The court distinguished this case from that of Nat’l Mining Ass’n v. Jackson, 880 F. Supp. 2d 119 (D. D.C. 2012), in which the D.C. District Court invalidated conductivity limits that the US EPA sought to impose by guidance document. In contrast, the court held in Elk Run Coal that EPA’s findings contained in “A Field-Based Aquatic Life Benchmark for Conductivity in Central Appalachian Streams” were scientific findings and, as such, the study was a scientific study within the agency’s area of expertise.
In its detailed, 67-page discussion the court (1) relied on plaintiffs’ expert testimony about the relationship of measures of conductivity and the West Virginia Stream Condition Index (WVSCI) scores; (2) rejected language in a guidance document from the WVDEP that concluded, among other findings, that there was no causative effect between high conductivity and low WVSCI scores; and (3) rejected application of West Virginia legislative actions concerning the relationship between narrative water quality criteria and the makeup of aquatic communities.
Stites & Harbison
Court Enters Windy City Combined Sewer Overflow Consent Decree Over Objections
Over the objections of several intervening environmental organizations, the U.S. District Court for the Northern District of Illinois granted a motion for entry of a consent decree between the United States and Illinois and the Metropolitan Water Reclamation District of Greater Chicago (MWRD) that resolves alleged violations relating to MWRD’s combined sewer overflows (CSOs). United States v. Metro. Water Reclamation Dist. of Greater Chi., No. 11 C 8859, 2014 U.S. Dist. LEXIS 2049 (N.D. Ill. Jan. 6, 2014).
MWRD operates several wastewater treatment plants and their associated sewer system under state-issued permits. Like the sewer systems in many older cities, Chicago’s is a combined sewer system that conveys wastewater and stormwater through the same pipes. The United States and Illinois filed a complaint alleging that MWRD violated several of the terms and conditions of its discharge permits and, on the same day, filed a proposed consent decree to resolve the alleged violations.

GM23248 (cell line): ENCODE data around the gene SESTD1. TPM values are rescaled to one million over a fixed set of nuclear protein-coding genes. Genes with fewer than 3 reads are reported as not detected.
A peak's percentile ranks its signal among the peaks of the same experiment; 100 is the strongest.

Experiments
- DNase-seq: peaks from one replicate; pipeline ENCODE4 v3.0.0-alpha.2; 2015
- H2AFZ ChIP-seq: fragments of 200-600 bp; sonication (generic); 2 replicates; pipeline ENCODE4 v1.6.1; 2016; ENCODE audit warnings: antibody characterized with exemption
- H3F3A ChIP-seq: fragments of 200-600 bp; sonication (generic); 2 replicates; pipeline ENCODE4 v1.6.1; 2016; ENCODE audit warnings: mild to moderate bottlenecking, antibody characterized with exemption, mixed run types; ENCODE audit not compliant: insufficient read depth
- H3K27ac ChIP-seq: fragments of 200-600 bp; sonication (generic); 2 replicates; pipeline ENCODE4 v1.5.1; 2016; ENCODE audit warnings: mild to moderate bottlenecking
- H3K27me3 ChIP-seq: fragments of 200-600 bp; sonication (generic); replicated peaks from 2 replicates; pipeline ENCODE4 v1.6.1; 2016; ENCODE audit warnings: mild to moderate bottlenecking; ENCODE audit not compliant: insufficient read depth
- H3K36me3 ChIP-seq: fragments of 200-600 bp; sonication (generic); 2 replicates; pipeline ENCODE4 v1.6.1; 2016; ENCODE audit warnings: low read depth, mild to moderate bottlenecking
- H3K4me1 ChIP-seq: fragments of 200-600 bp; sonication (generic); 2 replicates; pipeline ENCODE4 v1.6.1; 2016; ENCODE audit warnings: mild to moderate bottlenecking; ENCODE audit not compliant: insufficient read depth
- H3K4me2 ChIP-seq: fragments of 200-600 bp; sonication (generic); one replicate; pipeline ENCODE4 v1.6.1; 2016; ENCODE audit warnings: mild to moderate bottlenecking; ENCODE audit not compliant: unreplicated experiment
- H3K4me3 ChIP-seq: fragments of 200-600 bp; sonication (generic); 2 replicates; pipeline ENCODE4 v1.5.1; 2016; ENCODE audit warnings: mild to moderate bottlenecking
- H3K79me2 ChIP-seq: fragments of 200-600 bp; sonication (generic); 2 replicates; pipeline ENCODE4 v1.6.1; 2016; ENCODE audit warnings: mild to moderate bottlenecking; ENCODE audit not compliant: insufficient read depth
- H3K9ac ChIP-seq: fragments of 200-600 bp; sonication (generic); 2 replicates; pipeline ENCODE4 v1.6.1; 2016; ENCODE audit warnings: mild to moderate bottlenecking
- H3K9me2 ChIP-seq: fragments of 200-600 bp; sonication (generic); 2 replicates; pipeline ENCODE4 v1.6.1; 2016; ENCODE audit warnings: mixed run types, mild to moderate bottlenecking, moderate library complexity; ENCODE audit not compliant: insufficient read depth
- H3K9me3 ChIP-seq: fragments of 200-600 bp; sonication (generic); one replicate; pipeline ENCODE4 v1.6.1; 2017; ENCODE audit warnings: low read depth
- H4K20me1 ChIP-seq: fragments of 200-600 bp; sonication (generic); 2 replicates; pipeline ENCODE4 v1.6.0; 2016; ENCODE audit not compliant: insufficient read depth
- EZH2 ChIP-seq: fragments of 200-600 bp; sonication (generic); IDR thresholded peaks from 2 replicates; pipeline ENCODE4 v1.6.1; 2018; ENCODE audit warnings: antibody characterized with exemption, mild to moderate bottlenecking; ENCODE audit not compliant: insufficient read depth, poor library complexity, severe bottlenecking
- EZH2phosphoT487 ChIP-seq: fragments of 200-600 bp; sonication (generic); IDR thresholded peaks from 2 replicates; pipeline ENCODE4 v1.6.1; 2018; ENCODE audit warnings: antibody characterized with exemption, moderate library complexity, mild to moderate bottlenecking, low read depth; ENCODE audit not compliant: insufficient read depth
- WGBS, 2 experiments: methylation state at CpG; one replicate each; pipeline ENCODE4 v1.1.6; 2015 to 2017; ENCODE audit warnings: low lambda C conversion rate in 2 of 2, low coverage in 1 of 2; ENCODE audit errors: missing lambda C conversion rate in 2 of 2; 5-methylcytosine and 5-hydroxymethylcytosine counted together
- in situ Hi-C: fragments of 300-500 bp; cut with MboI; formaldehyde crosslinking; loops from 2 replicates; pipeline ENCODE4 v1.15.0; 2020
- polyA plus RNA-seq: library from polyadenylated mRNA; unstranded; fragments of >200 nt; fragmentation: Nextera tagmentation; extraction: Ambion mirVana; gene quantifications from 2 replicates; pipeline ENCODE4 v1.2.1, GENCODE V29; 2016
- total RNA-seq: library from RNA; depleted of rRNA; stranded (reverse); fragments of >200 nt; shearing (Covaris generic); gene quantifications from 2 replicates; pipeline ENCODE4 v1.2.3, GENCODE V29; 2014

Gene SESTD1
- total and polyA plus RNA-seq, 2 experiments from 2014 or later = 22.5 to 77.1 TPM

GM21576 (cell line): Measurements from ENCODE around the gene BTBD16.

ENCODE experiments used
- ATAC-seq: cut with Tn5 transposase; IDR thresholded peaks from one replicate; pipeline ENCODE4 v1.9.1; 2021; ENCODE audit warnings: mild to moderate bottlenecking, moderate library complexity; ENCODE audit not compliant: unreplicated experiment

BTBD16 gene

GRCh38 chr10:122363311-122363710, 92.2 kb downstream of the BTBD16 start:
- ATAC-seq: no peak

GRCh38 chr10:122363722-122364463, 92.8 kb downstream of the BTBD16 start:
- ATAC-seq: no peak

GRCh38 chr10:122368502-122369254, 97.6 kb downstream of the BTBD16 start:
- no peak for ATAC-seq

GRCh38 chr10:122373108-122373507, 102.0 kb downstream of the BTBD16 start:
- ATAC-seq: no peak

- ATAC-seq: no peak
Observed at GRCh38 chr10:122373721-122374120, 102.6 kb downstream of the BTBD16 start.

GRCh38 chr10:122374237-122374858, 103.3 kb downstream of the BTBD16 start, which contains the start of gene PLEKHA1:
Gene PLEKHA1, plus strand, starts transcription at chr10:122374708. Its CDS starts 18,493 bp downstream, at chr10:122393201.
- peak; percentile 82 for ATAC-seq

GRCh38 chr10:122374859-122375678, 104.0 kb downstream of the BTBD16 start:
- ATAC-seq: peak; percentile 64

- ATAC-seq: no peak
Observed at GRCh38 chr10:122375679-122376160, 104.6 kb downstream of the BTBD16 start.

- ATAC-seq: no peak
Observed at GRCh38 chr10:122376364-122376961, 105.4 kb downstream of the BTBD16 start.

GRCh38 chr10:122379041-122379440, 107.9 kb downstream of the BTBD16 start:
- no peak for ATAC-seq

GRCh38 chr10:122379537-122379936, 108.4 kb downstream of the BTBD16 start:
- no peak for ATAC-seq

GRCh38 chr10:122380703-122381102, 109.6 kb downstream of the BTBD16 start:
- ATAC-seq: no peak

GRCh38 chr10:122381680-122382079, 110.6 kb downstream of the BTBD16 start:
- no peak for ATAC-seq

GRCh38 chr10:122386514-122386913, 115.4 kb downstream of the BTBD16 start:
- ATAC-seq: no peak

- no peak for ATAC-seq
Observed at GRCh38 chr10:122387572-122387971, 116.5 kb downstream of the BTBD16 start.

The proposed consent decree set forth obligations and projects that MWRD had agreed to undertake. A key feature established deadlines to complete construction of a major system of tunnels and reservoirs, known as TARP, designed to prevent CSOs by capturing and storing flows during and after large precipitation events until the flows can be pumped back into the system once its capacity is restored. The consent decree also established post-construction operating standards and required MWRD to develop a post-construction monitoring plan. Finally, in addition to imposing civil penalties, the consent decree required MWRD to implement “green infrastructure.” Unlike tunnels and reservoirs and other “gray infrastructure,” which address the stormwater that enters the sewer system, “green infrastructure” is designed to prevent the stormwater from entering the sewer system in the first place.